Open (Minds) For Business

While at a networking breakfast this morning, I heard a gentleman explain his company’s offerings.

Think of it as providing fractional Database Administrator services for smaller companies (that can’t afford a full time DBA) and you’ll be pretty close.

Pretty geeky stuff for most people, right? Especially when the value proposition is avoiding downtime, and working on the database “plumbing” to scrub data and make it consistent.

Scintillating picnic table conversation. “Umm, hey, how about those Red Sox??

Not to worry – all is not lost for those in highly technical fields. There is a way to get into people’s minds.

So how do you take that DBA offering, and make it “human-ready” so that non-technical people can:

  1. Understand it;
  2. Create and maintain a mental picture;
  3. “Feel” the need being met; and
  4. Tell others?

Here’s what I came up with on the car ride back. See if this resonates with you.

You’ve just leased a high-tech storefront on a busy city street. Your goods (let’s say, jewelry) are on display in the windows and in the lit-up shop, your open hours are posted, and it’s all about the foot traffic. C’mon in and hand over the dollars!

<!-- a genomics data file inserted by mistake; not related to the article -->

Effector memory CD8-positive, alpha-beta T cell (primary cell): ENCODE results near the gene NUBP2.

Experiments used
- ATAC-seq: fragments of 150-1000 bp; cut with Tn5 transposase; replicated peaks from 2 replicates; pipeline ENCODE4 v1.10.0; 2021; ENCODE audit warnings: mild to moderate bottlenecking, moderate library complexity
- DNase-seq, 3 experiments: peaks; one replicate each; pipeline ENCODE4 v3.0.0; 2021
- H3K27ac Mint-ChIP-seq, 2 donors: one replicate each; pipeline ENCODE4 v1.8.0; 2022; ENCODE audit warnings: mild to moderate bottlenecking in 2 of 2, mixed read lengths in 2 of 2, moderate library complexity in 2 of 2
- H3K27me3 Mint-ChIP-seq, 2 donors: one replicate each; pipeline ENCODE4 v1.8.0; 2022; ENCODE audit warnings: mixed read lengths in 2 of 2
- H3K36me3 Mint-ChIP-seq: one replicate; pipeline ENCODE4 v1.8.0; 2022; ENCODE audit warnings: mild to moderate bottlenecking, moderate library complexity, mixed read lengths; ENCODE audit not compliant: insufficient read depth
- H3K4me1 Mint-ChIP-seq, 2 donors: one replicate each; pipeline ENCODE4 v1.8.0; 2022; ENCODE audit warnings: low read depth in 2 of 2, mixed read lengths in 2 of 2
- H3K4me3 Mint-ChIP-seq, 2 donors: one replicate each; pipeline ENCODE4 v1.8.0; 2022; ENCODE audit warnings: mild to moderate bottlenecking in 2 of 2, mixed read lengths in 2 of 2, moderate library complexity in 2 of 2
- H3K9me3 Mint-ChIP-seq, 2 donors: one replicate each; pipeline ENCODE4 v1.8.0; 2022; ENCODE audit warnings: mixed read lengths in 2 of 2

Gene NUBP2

But, there’s a problem. Two problems, actually.

  • The automatic doors keep locking at odd hours during the day, triggering the “CLOSED” sign and shutting off all the lights. Sometimes for 15 minutes, sometimes for 3 hours or an entire day. All that potential revenue….just walks on by.
  • The new fancy computerized POS (point-of-sale – think cash register) system unpredictably makes random errors – ringing up the wrong price, charging the wrong credit card, not finding the computerized listing for the item being purchased by an eager (but now impatient) customer.

That’s what it’s like when a database that supports a business (e-commerce, or anything else) experiences downtime and/or data errors. It’s supposed to just WORK – but unless some expert makes sure it’s working properly, you may be handing a customer a diamond-encrusted bracelet for $74.99. Or losing a big transaction at 1 pm because no-one can get in the store.

Uptime and clean data – now it makes sense.┬áNow an average human can understand the business value, and “feel” the need through a relatable metaphor.

And that’s what opens the door (and the mind) to understanding. And, hopefully, referrals.

That’s clarity. We want to open minds. Not close them.

Make sense?

 

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